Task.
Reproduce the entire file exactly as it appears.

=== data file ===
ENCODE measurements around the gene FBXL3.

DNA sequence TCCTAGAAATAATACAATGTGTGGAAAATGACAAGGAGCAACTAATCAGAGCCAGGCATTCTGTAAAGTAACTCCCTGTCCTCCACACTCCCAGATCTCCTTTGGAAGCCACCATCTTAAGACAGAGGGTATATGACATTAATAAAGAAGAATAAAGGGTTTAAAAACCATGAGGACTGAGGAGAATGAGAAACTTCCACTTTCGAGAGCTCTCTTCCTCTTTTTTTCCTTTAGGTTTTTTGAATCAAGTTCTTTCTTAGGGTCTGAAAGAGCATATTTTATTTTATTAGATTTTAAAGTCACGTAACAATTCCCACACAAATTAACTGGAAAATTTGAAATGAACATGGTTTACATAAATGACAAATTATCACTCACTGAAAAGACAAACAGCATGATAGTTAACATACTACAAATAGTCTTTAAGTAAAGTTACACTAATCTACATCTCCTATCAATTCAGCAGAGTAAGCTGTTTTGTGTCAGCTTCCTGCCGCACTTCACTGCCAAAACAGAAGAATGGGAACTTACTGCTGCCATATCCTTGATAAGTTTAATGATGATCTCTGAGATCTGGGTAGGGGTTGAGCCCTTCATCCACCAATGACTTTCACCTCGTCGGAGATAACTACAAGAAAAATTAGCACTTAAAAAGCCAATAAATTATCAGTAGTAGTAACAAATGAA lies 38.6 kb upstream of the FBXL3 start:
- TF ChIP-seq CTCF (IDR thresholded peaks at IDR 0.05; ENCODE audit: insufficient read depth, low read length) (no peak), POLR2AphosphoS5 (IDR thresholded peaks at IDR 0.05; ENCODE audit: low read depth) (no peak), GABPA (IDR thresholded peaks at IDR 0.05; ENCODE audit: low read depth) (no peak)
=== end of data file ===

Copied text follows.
ENCODE measurements around the gene FBXL3.

DNA sequence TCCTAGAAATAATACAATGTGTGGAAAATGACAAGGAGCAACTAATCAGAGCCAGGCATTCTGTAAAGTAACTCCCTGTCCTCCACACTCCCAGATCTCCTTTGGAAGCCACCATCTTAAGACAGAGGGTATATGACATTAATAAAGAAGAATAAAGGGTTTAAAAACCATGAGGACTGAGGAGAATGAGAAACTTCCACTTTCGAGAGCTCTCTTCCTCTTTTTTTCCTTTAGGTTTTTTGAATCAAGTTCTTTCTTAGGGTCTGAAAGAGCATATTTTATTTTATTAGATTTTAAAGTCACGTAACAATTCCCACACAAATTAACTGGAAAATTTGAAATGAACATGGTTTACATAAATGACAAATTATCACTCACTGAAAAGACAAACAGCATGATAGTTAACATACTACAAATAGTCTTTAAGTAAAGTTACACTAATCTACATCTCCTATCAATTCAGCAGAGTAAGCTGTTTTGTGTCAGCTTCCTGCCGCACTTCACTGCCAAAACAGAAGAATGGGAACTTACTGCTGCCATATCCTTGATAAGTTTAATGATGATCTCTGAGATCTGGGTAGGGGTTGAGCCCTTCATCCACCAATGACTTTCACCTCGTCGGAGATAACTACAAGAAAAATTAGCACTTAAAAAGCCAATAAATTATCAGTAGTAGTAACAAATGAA lies 38.6 kb upstream of the FBXL3 start:
- TF ChIP-seq CTCF (IDR thresholded peaks at IDR 0.05; ENCODE audit: insufficient read depth, low read length) (no peak), POLR2AphosphoS5 (IDR thresholded peaks at IDR 0.05; ENCODE audit: low read depth) (no peak), GABPA (IDR thresholded peaks at IDR 0.05; ENCODE audit: low read depth) (no peak)